distribution copies which are realmedia files for streaming.

Here's our standards, if you're interested.
http://www.aodl.org/audio.php

> Re: Mixers - you may want to check out the Soundcraft M4 or M8 or the
> Allen & Heath MixWizard 3 line.
> Re: Compression - I agree with the person who said you may not need
> dynamics proccessing if you're in the 24 bit world. ..As long as the
> users know how to correctly set levels.
>
> You may want to look into the Apogee Mini Pre something or other. It
> should have a decent pre, good conversion (spdif) and might even have
> the soft-limit feature which would give some room for error with hot
> levels. It is also very portable.
>
> Dan Fox

Thank you I am adding these to my "look at" list. :) 
Anonymous
September 21, 2005 2:50:41 PM

Archived from groups: rec.audio.pro (More info?)

Kayte wrote:
>
> -M-Audio Microtrack 24/96 - meets our 24-bit 96kHz standards set by the
> library of congress, accepts compactflash, and looks user friendly and
> sturdy enough for non-audio-nerd students. Out of all the flash
> recorders I looked at (the Marantz line, Edirol R1), this was both the
> least expensive and the closest to our requirements.

Hasn't really hit the market yet, but initial reports look good.




> -Sennheiser MKE 2 lav mics for recording interviews, also to be used
> for the video documentaries and interviews which we also do here.
> -Shure ULX wireless lav mic system - I was against the wireless mics
> but the professors really wanted them "so that elderly people don't
> trip over the wires". whatever.
> -some PZM's... Is there a hugely noticable difference between the 30D
> or 6D and the cheapy $70 one? These will largely be used as backup
> mics, in case a lav fails, and also to pick up the interviewers'
> questions, ambient sounds, etc.
> -For both our video and audio interviews, Rode NTG-2's


Is this really just for interviews? If so, I'd suggest a pair of lavs
(Sennheiser is fine, but you might also look at Countryman) and one good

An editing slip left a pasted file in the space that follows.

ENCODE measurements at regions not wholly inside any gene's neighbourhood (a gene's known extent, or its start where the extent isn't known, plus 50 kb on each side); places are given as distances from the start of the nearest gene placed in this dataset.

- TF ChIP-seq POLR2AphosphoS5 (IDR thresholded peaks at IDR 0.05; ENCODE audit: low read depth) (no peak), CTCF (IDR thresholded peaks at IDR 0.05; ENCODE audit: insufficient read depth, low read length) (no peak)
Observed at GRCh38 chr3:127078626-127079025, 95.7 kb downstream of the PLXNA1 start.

omni interview mic (E-V RE50, AKG D230, etc.) The others you list are
probably going to create more problems than they solve in an interview
environment.





> Now for preamps...
> After looking at nearly every preamp on the market, I think our best
> bet is the Grace Design 101. The preamp needs to be small and
> portable, accurate, low coloration, low self noise, and under $2k. The
> 101 seems to have all of these attributes, with 2 channels just over a
> grand. The preamps are to be taken with the student to interviews, in
> a pack with the flash recorder and mics, or by our video team to
> interviews.
> Others that I looked at: Langevin DVC (a bit too expensive), Sytek
> MPX4aii, FMR RNP.


The preamps in the MicroTrack should be more than adequate for this
task, and it provides phantom power. Adding an external preamp
dramatically increases your cost and increases the probability that an
inexperienced field recordist will botch things up.




> Vocal processor.
> We need a 2 channel compressor/limiter. We're currently using a
> Behringer multicom Pro, which I dont especially like or dislike, I'm
> kind of meh about it. I've heard good things about the FMR RNC, but
> I'm not sure if that would really suit our purposes, which is just to
> keep the source below 0dB before the ADC stage.

Why not record uncompressed, and muck with the dynamics later in software?





> A/D converters
> We currently use lucid 2496 ADCs, but these only have S/PDIF outputs.
> As I found out in a different thread in this forum, firewire would be a